In July 2017, some of the highlights of the Royal Collection’s print room will go on display at the National Portrait Gallery, including original sketches by Leonardo da Vinci and Holbein. Before these rare sketches were sent to be displayed, members from our Medieval and Early Modern Teams were invited to visit the Royal Collection and view the works, including several pieces by Hans Holbein the Younger (1497/8-1543).
Holbein’s portrait sketches – preparatory studies to be converted into painted works – give a fascinating insight into the creative processes which underpinned his work, but they also shed light on those members of the English court who commissioned the works. The majority of these sitters are well known characters who frequently inhabited the court of Henry VIII around the time of Holbein’s two visits to England, 1526-28 and 1532-43.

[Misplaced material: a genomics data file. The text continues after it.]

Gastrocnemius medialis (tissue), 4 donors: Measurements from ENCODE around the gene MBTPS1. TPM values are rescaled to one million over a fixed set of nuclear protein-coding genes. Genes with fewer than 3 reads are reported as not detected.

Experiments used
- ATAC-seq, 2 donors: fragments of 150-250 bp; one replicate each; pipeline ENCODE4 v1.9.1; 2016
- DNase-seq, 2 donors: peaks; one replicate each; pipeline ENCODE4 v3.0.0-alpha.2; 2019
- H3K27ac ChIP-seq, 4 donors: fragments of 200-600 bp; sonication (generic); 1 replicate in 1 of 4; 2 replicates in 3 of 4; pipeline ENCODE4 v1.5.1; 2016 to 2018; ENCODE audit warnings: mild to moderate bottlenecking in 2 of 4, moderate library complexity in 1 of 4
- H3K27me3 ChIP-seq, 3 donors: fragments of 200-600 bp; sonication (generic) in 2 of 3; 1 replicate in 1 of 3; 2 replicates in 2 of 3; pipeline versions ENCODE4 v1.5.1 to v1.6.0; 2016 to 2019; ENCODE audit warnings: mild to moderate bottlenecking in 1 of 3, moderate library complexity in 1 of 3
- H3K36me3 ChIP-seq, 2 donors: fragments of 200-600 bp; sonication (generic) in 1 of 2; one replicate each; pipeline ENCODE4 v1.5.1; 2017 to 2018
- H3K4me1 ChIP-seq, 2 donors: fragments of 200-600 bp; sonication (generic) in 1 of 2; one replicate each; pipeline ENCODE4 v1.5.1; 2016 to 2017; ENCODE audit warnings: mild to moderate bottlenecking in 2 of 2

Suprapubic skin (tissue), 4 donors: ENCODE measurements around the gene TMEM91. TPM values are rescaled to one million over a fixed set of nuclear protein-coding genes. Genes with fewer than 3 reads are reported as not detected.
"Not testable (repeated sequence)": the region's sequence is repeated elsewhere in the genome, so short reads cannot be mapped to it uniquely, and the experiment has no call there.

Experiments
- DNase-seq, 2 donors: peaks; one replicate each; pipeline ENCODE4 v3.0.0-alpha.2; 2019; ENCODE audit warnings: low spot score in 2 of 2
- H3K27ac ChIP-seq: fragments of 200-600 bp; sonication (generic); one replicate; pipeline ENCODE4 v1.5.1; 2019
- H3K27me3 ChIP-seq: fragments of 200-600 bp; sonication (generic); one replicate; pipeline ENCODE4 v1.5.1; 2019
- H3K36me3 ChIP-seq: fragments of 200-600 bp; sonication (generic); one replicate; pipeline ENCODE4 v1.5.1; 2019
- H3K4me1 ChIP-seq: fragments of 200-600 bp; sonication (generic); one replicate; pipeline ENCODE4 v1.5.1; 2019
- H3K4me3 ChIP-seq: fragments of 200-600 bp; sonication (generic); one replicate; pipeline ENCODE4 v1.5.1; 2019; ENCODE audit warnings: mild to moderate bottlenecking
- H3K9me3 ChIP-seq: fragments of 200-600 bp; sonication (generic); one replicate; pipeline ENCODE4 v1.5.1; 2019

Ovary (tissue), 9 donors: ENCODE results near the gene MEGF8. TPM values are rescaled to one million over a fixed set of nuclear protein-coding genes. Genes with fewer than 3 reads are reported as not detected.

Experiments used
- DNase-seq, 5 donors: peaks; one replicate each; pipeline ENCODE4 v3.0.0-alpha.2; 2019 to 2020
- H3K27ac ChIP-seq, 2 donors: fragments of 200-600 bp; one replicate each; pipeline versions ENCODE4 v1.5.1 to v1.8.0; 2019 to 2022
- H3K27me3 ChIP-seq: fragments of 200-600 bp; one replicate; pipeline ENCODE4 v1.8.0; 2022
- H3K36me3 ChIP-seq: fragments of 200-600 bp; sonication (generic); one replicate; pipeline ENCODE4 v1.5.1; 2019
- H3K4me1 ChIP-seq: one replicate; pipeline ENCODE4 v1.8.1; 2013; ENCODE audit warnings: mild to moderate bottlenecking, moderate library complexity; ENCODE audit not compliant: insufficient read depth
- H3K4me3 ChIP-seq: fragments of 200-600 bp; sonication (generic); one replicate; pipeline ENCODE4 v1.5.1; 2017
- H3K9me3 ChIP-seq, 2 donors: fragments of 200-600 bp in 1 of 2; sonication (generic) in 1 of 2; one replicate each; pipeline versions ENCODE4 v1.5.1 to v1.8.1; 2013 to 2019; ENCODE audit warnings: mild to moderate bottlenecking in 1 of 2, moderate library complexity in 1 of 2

In this blog we will look at these visits in more detail, and look for traces of Holbein’s activities, networks and movements around the time that these incredible sketches were being produced.
First visit to England
There are several documents at The National Archives which relate to Holbein’s first stay in England and his connections with the humanist movement, a group which included men such as the influential writers Erasmus and Sir Thomas More (whom Holbein sketched in 1526-7). It is clear from our records that Holbein kept himself busy when not engaged in the commission of portraits. Continue reading »